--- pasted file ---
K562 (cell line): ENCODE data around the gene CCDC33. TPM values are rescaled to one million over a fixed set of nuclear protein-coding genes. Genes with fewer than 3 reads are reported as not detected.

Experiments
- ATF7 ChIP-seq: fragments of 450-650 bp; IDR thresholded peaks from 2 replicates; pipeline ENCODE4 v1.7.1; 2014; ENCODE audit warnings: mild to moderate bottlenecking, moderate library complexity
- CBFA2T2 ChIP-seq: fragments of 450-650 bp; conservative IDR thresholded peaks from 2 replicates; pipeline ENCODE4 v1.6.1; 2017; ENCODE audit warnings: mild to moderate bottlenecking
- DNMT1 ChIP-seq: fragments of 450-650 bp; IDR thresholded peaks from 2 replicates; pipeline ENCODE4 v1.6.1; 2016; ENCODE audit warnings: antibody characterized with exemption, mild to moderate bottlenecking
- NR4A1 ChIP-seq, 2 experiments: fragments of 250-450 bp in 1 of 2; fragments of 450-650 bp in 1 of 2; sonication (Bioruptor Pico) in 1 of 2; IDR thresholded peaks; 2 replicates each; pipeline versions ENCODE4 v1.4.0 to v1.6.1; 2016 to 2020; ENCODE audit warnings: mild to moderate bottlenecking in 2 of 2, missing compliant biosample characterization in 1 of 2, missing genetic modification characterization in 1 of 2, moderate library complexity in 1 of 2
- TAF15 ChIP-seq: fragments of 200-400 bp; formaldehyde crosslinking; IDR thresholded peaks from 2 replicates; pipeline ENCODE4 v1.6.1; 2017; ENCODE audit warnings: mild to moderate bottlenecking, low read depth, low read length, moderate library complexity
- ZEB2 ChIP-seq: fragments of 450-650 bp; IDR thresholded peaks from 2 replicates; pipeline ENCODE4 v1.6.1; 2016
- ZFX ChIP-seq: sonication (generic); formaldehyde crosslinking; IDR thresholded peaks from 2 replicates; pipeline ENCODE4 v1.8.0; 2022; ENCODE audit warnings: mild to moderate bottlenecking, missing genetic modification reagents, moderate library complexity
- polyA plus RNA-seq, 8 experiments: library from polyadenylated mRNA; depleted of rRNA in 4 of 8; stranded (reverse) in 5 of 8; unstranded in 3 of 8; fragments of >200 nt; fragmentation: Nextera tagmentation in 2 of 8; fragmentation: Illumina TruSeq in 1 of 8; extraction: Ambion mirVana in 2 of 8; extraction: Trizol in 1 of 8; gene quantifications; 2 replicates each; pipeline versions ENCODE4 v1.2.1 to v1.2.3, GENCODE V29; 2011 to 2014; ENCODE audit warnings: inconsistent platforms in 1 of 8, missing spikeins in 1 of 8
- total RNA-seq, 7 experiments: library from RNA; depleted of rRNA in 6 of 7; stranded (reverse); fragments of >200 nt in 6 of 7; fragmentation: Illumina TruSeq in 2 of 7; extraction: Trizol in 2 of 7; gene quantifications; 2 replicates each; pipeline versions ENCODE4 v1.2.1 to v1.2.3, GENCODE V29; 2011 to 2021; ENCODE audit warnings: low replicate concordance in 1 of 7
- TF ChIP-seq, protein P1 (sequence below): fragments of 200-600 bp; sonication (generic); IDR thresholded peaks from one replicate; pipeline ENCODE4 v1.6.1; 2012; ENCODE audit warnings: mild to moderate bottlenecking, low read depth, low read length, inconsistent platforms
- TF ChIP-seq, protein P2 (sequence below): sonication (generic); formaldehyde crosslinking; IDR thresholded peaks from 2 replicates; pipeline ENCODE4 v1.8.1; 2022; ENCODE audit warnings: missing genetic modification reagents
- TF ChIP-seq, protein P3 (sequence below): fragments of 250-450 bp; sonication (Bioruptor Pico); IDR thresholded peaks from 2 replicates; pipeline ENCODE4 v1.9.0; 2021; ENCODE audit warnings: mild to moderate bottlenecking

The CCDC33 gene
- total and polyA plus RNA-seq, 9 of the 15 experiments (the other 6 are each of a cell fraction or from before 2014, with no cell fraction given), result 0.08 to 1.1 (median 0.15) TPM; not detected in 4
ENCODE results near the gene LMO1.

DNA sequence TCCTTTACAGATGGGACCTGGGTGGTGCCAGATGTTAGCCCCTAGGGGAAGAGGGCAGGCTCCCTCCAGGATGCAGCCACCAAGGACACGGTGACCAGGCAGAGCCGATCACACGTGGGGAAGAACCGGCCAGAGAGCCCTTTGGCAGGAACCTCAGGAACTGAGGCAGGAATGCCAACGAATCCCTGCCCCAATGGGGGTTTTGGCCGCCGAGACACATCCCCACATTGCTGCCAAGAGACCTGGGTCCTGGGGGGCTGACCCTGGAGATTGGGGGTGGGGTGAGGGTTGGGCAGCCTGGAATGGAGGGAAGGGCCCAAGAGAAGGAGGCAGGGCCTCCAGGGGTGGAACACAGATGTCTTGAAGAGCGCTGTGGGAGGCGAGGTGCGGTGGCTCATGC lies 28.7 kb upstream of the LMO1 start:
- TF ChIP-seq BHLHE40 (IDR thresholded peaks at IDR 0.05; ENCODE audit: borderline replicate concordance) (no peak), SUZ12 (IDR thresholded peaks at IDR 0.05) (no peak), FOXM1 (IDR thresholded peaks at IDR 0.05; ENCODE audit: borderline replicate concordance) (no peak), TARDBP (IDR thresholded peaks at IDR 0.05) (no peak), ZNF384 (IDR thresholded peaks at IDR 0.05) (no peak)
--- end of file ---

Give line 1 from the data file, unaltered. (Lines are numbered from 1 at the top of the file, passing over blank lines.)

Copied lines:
K562 (cell line): ENCODE data around the gene CCDC33. TPM values are rescaled to one million over a fixed set of nuclear protein-coding genes. Genes with fewer than 3 reads are reported as not detected.